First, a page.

The fungus was first identified as a possible weapon in the drug war by CIA
scientists in the early 1980´s. In 1987 Doctor Sands was working in his
Montana laboratory when he received a call from the U.S. Department of
Agriculture, asking him to contribute his knowledge of plant pathology to
the War on Drugs. The department had been experimenting on a legal coca
plantation in Peru - previously owned by the Coca Cola company, but
abandoned for greener, and safer, pastures in Hawaii. The USDA had taken
over the plantation from Coca Cola to use as a test plot for herbicides.

Ironically, the control plot that was not being sprayed was infected and
largely destroyed by a mysterious pathogen. When Doctor Sands came down to
investigate, he found that it was a naturally-occurring strain of fusarium.
Dr. Sands took a culture of the fungus and tested it on a three-acre plot.

Nearly all of the plants died. Since then, the fungus has been isolated,
tested and developed as a biological herbicide at the University of
Montana, in conjunction with the USDA and U.S.-based transnational Ag/Bio
Con, Inc. In 1999, the Federal Government hoped to use fusarium to
eradicate marijuana plantations in Florida, but the proposal was shot down
by the Florida State EPA with the support of many private and public sector
environmental groups. The director of the Florida EPA said, "It is
difficult, if not impossible, to control the dispersal of fusarium species. The fungus can mutate and damage a wide variety of crops. Fusarium species
are more active in warm soils and can remain active in the soil for years."

Despite these conclusions, on July 6 of this year - in the shadow of the
U.S. approval of a $1.3 billion aid package to Colombia - the New York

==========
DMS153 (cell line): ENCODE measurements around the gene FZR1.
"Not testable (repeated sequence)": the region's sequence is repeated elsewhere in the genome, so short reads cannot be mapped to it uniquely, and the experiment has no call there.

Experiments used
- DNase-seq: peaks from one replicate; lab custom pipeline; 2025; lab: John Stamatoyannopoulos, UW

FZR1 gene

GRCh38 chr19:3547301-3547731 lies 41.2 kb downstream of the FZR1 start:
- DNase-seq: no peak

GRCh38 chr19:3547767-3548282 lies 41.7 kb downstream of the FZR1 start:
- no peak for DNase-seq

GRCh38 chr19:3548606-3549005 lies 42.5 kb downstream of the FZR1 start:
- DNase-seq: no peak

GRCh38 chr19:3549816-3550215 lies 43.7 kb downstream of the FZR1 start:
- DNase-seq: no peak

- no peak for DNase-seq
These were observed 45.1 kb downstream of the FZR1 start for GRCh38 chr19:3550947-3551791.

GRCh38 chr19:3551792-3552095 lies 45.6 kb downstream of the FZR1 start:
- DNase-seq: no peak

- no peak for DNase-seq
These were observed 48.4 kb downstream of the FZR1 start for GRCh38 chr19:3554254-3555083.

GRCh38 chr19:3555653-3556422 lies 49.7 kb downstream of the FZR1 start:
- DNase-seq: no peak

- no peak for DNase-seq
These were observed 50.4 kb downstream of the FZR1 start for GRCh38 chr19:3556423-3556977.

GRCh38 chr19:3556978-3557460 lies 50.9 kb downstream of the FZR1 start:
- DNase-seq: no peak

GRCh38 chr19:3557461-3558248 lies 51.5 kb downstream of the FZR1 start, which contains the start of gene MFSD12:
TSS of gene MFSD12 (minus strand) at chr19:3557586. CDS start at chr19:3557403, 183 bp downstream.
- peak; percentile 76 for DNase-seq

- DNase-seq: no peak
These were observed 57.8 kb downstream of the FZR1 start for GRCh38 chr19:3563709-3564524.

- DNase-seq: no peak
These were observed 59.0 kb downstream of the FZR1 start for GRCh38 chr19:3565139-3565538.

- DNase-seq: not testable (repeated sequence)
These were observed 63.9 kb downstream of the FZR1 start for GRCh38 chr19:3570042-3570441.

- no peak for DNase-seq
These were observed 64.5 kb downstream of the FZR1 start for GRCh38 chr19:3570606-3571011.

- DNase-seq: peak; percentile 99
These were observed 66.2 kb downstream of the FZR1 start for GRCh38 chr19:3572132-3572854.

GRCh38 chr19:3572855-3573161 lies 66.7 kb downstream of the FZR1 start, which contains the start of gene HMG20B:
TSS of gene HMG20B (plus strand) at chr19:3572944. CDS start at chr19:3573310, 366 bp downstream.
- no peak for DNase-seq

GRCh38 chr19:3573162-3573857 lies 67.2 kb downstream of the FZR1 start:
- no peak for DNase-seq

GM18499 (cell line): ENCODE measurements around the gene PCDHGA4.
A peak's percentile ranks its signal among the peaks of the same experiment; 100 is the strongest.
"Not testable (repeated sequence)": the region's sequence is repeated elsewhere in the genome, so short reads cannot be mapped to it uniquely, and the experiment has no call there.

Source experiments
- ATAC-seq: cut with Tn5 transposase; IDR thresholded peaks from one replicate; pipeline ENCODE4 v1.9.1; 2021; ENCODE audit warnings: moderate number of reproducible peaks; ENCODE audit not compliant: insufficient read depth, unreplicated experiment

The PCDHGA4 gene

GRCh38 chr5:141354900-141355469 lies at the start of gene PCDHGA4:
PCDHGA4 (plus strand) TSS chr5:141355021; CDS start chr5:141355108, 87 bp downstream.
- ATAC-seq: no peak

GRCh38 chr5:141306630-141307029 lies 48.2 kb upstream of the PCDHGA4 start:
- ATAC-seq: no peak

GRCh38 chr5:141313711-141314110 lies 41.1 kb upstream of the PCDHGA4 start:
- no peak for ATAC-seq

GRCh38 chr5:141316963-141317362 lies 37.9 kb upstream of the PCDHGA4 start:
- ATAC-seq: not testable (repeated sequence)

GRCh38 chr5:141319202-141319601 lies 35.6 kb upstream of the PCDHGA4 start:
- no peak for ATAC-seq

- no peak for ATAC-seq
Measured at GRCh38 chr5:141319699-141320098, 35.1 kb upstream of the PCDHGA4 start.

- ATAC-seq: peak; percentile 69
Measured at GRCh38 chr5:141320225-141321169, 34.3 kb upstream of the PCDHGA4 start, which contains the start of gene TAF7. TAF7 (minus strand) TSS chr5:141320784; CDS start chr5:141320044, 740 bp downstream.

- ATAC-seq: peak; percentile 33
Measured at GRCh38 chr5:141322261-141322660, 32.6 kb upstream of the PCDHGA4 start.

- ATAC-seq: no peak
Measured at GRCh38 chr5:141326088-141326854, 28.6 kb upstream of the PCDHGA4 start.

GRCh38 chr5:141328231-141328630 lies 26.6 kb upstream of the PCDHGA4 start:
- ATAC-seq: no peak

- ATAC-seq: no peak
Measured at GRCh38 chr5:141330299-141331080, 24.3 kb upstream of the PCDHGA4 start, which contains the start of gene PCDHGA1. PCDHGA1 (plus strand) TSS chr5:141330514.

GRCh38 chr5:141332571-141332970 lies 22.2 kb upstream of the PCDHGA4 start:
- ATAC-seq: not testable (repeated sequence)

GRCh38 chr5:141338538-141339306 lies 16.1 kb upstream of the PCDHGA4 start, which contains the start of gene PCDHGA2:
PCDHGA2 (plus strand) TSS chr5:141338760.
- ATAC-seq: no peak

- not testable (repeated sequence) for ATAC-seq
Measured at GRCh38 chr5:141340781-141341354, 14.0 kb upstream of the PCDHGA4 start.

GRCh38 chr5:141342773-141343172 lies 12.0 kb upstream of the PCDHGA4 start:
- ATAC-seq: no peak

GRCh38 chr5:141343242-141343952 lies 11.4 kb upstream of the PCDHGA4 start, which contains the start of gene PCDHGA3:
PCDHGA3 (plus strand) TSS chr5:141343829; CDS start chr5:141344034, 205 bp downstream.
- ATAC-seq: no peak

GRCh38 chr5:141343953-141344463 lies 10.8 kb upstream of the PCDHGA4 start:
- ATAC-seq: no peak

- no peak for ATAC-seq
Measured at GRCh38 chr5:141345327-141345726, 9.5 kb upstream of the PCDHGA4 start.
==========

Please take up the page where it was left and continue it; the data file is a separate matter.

Times reported that Colombia had agreed to begin using the fungus "under
pressure from the United States." Colombia's acceptance Fusarium Oxysporyum
was one condition of the aid package's approval. However, on August 22,
President Clinton overruled Congress and retracted this condition, severing
the link between U.S. aid and the use of FO, stating that the U.S. will not
use Agent Green until "a broader national security assessment, including
consideration of the potential impact on biological weapons proliferation
and terrorism, provides a solid foundation for concluding that the use of
this particular drug control tool is in our national interest." Juan Mayr,
the Colombian Minister of the Environment, assured that Colombia would
begin "a program of research -- and only research -- on the use of
biological controls."

But many environmentalists and people living in the
region are still concerned that the fungus will be released without
sufficient testing, and despite its known hazards. Lucia Gallardo,
Coordinator of the Biodiversity and Biosecurity Campaign for Accion
Ecologica, a Quito, Ecuador-based environmental advocacy group, affirms
that the fungus is catalogued as a biological weapon in the list of the
Protocol to the Biological and Chemical Weapons Convention.

Biological Warfare

Doctor Raul Moscoso, Ecuadorian magistrate and candidate for Attorney
General, has given an extensive analysis of the regional and international